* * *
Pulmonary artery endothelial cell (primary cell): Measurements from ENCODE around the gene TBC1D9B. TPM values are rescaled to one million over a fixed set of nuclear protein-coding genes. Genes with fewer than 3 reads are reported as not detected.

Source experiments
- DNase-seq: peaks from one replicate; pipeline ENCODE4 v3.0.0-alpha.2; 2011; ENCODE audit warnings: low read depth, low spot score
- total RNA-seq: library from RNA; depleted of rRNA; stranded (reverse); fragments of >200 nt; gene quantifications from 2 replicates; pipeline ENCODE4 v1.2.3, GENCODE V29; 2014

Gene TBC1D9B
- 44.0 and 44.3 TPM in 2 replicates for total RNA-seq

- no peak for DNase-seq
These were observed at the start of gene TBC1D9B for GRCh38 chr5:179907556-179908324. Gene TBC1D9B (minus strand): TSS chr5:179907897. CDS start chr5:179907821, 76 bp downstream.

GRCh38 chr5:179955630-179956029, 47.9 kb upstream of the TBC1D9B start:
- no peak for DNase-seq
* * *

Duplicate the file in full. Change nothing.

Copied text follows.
Pulmonary artery endothelial cell (primary cell): Measurements from ENCODE around the gene TBC1D9B. TPM values are rescaled to one million over a fixed set of nuclear protein-coding genes. Genes with fewer than 3 reads are reported as not detected.

Source experiments
- DNase-seq: peaks from one replicate; pipeline ENCODE4 v3.0.0-alpha.2; 2011; ENCODE audit warnings: low read depth, low spot score
- total RNA-seq: library from RNA; depleted of rRNA; stranded (reverse); fragments of >200 nt; gene quantifications from 2 replicates; pipeline ENCODE4 v1.2.3, GENCODE V29; 2014

Gene TBC1D9B
- 44.0 and 44.3 TPM in 2 replicates for total RNA-seq

- no peak for DNase-seq
These were observed at the start of gene TBC1D9B for GRCh38 chr5:179907556-179908324. Gene TBC1D9B (minus strand): TSS chr5:179907897. CDS start chr5:179907821, 76 bp downstream.

GRCh38 chr5:179955630-179956029, 47.9 kb upstream of the TBC1D9B start:
- no peak for DNase-seq